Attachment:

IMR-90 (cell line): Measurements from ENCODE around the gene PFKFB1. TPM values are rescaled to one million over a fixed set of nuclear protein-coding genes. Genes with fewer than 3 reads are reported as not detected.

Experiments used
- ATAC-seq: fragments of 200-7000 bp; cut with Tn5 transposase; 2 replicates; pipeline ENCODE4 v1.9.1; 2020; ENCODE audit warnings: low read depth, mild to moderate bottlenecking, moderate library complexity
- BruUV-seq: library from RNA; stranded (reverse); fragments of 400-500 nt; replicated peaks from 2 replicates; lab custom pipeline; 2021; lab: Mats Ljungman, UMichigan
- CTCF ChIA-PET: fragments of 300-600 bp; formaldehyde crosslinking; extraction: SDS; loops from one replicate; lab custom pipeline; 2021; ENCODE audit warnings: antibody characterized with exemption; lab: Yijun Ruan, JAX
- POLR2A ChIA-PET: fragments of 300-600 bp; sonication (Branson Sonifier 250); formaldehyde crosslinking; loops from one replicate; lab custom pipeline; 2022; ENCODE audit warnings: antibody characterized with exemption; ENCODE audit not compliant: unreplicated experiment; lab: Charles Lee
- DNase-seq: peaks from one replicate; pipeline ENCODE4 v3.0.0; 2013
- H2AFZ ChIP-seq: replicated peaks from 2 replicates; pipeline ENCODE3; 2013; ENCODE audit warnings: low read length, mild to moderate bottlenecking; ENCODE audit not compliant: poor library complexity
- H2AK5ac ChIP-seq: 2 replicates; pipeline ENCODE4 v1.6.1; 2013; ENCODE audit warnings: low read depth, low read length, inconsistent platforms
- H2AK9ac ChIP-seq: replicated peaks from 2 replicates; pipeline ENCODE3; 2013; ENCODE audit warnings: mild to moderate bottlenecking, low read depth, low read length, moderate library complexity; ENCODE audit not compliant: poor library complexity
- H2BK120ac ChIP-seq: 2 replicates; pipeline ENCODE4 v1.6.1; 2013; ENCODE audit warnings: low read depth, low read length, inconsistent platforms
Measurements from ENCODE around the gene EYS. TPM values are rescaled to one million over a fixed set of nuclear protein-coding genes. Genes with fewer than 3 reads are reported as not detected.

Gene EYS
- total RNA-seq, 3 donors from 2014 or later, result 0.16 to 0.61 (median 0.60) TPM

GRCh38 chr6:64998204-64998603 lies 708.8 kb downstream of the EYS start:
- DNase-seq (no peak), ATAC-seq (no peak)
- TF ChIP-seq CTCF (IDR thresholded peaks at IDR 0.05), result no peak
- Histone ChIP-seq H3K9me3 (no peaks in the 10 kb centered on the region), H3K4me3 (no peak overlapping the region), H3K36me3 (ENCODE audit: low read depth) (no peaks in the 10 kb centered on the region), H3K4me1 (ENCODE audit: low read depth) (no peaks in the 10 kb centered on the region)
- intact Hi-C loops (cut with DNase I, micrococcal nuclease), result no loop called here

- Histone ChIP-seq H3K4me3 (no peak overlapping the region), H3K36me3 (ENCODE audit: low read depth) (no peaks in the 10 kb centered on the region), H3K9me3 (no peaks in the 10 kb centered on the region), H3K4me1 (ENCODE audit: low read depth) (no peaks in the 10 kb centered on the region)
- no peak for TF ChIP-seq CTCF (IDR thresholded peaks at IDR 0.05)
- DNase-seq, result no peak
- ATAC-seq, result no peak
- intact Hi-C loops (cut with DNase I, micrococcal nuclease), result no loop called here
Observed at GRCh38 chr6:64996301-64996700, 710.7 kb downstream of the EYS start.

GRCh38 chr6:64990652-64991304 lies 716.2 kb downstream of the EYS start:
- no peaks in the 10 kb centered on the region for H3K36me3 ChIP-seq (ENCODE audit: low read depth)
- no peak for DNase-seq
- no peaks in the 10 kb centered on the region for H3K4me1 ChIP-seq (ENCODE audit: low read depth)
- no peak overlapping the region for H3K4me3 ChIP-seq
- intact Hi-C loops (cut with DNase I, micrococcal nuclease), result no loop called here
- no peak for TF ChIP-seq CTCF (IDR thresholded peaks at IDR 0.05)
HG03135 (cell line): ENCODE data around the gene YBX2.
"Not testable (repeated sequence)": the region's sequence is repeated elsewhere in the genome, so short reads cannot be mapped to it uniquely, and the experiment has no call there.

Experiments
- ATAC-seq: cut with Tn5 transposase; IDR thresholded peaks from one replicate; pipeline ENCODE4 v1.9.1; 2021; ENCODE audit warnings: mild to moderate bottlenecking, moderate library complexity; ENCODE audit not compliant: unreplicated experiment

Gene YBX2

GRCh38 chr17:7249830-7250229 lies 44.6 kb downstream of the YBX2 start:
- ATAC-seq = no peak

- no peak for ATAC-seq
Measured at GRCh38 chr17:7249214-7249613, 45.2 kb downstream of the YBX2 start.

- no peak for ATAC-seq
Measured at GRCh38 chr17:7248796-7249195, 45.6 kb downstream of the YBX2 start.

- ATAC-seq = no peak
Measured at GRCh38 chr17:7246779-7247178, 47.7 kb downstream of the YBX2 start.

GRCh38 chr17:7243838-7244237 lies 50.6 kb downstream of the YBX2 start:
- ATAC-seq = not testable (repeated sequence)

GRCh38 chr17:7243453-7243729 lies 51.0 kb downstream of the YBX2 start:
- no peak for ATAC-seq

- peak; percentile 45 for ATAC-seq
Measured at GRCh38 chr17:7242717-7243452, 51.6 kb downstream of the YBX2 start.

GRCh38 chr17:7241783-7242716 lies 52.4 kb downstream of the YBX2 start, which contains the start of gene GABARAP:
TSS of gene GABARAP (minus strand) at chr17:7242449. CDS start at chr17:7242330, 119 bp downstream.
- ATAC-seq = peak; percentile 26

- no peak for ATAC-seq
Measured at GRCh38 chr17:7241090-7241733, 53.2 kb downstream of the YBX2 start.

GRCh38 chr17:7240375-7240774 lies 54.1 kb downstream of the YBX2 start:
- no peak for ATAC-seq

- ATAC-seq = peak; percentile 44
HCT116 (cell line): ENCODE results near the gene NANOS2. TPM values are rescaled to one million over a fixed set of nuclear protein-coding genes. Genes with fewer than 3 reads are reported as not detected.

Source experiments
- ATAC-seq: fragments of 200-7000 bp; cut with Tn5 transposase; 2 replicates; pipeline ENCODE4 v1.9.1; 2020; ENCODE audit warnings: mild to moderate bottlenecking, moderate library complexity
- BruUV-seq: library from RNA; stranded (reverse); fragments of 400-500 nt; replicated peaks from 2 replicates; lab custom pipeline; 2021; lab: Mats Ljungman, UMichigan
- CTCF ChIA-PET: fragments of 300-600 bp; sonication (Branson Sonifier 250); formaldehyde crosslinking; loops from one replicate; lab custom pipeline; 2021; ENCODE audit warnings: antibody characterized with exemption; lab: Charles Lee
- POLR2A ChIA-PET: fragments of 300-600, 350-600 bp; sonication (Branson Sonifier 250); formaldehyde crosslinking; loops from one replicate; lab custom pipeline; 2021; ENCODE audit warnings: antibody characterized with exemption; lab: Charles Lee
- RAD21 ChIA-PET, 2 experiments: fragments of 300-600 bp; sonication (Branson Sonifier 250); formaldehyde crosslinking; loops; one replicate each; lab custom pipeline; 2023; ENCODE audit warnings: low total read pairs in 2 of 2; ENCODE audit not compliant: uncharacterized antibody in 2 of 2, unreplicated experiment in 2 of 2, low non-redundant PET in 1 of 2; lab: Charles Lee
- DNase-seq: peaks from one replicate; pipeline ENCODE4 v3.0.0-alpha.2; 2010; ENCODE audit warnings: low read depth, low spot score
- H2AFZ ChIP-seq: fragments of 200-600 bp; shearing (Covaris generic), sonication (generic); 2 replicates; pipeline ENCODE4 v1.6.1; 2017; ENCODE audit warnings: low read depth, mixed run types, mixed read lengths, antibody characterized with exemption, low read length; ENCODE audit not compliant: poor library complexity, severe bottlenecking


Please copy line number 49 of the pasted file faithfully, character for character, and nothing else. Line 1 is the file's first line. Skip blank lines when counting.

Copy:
- no peak for ATAC-seq